After 'Rock' Reform: System Still Needs Help

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On April 24, Gov. David Paterson made history by signing into law massive changes to the controversial Rockefeller drug laws. For 36 years, these laws – nicknamed for Gov. Nelson Rockefeller, who signed the original bill in 1973 – required stiff punishment for drug convictions. Judges had no discretion when sentencing even first-time offenders. Inmates' families, civil rights activists and organizations, and celebrities have rallied for years against the laws, citing data that showed a disproportionate number of blacks and Latinos being jailed under the regulations. A 2008 analysis by the New York Civil Liberties Union showed that more than 90 percent of inmates in prison in New York for drug offenses were black or Latino.
With a Democratic majority in place in Albany, and a governor who actively opposed the Rockefeller drug laws in his days as a state legislator, reformers saw the opportunity to make major changes to the controversial regulations. The revised framework will give judges more discretion, expand re-entry and in-prison treatment options, and allow approximately 1,500 people who have been convicted of low-level, non-violent drug offenses to apply for re-sentencing. Some critics of the old regime are pleased, while others maintain that there is more work to do.

Dr. Todd R. Clear, Distinguished Professor at John Jay College of Criminal Justice, agrees with both perspectives. The executive officer of the Program of Doctoral Studies in the Graduate Center of CUNY, Clear has provided assistance to probation and parole departments in some three dozen states and six other countries. He has been cited in reports on drugs and sentencing by NYCLU as well as the Real Cost of Prisons Project, which mentions his efforts alongside the work of Drop the Rock, perhaps the most visible anti-Rockefeller-laws organization. In a conversation with City Limits, Clear maintained that essentially ousting the Rockefeller drug laws is but one small step toward fixing what he says is a broken criminal justice system.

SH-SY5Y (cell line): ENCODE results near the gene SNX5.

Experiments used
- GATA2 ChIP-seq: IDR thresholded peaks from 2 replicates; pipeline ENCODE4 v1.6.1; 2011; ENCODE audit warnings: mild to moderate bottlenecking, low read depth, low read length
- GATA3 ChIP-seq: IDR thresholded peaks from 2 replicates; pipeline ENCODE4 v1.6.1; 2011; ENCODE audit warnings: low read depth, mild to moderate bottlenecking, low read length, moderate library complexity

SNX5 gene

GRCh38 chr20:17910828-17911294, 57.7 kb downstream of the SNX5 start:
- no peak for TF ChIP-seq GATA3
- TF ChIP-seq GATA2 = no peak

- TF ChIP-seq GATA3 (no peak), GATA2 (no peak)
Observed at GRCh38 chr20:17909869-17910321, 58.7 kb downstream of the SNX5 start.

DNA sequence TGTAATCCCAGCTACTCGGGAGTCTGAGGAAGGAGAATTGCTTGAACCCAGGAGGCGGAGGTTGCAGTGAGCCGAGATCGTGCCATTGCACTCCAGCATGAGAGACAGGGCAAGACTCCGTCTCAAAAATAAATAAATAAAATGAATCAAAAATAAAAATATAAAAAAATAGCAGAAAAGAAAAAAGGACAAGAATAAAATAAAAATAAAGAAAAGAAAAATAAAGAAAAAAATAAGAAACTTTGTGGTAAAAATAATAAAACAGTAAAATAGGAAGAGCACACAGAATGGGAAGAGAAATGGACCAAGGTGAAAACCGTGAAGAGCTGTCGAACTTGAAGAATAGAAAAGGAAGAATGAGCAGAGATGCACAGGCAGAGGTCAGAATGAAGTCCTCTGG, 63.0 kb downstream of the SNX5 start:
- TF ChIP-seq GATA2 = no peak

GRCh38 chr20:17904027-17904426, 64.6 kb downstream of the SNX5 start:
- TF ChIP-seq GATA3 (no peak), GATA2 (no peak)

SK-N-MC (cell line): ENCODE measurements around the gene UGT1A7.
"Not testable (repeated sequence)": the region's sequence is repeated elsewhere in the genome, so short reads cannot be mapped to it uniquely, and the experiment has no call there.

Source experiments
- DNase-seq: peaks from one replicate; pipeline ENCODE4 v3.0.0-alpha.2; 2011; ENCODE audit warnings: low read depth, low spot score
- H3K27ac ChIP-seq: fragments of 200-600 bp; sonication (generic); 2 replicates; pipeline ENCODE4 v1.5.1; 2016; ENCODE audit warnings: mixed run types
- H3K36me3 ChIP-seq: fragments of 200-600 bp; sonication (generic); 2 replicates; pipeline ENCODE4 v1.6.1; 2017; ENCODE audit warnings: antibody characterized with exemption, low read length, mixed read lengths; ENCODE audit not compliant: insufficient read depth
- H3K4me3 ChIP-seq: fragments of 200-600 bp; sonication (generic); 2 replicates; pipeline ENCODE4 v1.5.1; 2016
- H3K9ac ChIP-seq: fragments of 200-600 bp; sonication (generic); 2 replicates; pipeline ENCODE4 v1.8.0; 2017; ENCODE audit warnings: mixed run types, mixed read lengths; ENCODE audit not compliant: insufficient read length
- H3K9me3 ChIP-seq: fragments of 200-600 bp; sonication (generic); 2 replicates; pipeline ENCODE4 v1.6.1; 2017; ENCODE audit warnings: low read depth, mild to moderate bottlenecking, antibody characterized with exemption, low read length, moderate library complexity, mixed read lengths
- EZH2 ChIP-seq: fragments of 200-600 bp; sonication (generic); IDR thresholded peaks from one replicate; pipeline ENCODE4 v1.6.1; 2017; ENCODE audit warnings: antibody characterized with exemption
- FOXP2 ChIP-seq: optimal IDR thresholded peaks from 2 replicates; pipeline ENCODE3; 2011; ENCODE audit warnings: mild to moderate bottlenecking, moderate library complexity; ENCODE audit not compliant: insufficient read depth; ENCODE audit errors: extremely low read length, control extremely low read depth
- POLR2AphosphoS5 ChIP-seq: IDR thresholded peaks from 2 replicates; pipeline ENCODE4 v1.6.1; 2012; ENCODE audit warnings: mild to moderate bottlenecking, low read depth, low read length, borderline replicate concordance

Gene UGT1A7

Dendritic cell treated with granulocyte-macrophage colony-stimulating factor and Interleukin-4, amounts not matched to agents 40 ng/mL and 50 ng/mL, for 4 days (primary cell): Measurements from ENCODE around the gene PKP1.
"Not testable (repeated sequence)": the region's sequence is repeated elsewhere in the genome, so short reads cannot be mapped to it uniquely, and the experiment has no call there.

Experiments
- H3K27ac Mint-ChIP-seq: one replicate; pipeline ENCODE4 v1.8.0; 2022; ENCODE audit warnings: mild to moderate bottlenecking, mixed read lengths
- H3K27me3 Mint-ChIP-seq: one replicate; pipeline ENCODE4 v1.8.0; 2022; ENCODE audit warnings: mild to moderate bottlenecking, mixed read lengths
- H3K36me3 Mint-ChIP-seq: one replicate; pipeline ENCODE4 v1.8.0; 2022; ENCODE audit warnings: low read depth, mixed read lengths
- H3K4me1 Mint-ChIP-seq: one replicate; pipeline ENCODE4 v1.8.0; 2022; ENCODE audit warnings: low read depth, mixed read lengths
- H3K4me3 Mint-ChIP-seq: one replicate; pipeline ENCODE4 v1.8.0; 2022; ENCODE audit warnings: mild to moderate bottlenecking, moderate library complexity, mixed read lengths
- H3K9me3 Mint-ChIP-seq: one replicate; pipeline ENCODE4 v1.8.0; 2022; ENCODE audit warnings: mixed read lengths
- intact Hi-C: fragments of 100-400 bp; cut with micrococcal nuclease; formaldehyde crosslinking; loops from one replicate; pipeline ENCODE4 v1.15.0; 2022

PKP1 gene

In your research, what are the typical demographic characteristics of people who are impacted by mass incarceration?

African-American males are less than 10 percent of the male population in this country, but about 37 percent of the prison population. The median age for first incarceration is 26 years old. In neighborhoods in big cities, in the poorest neighborhoods, between one out of four and one out of five of the men in their 20s and 30s are locked up on any given day. About half of the African-American men who have never finished high school end up in prison. What that means is that prison concentrates its effects among economically disadvantaged, parent-aged, African-American males.

How are the former and current prisoners’ communities impacted?

Impoverished African-American neighborhoods are the most impacted by the concentration of incarceration. Going to prison reduces your earning power by about 25 percent, so having a cohort of men who have been to prison over time reduces the economic activity in that neighborhood by 25 percent. Having a parent go to prison increases the chances that a child will be involved in the criminal justice system by a factor of about three. A study by James Thomas from the University of North Carolina found that neighborhoods with high incarceration rates have higher transmission rates of sexually transmitted diseases and more teenage births. He argues that if one-fourth of men are in prison on any given day, you make it almost impossible to have long-term, stable relationships. If you want to predict a neighborhood’s crime rate 15 years from now and you could only pick one variable, you would be pretty smart to pick teenage births. Incarceration has laid the groundwork for a high floor of crime rates in these impoverished neighborhoods.

Many critics have suggested that the Rockefeller drug laws are racist. Would you characterize the Rockefeller drug laws as racist, or was that an unintended consequence of a big push on the war on drugs?

I think it’s a fair debate about whether race was an intended consequence or not. I don’t believe it was the hard racism of, “Hey, we want to ruin a whole generation of black men and these laws are the way to do it.” There was the soft racism of, “It doesn’t matter the implication for a generation of black neighborhoods.” Only a small portion of the African-American men go to prison in New York state under the Rockefeller drug laws. There’s a bigger proportion than there ought to be and it’s definitely a problem, but reforming these drug laws leaves this story largely unaffected. We have a huge feeder system called the criminal justice system in the state of New York.

With the reforms to the Rockefeller drug laws, about 1,500 people may go home sooner than expected. What impact would a mass return have on communities?

One of the things we know is that the number of people returning to a neighborhood is a direct predictor of the crime rate in that neighborhood, so we would expect the crime rate to increase. This is the great irony. Everyone’s worried about people returning to neighborhoods from prison. We now have 720,000 people nationally returning from prison this year. If you don’t like so many people returning from prison, then don’t put so many people there. These communities will suffer from increases in crime because the wraparound supports won’t be there. That’s not fair, but we’ve shown we’re capable of being entirely unfair, especially when the communities are people of color who have no resources and very little political clout.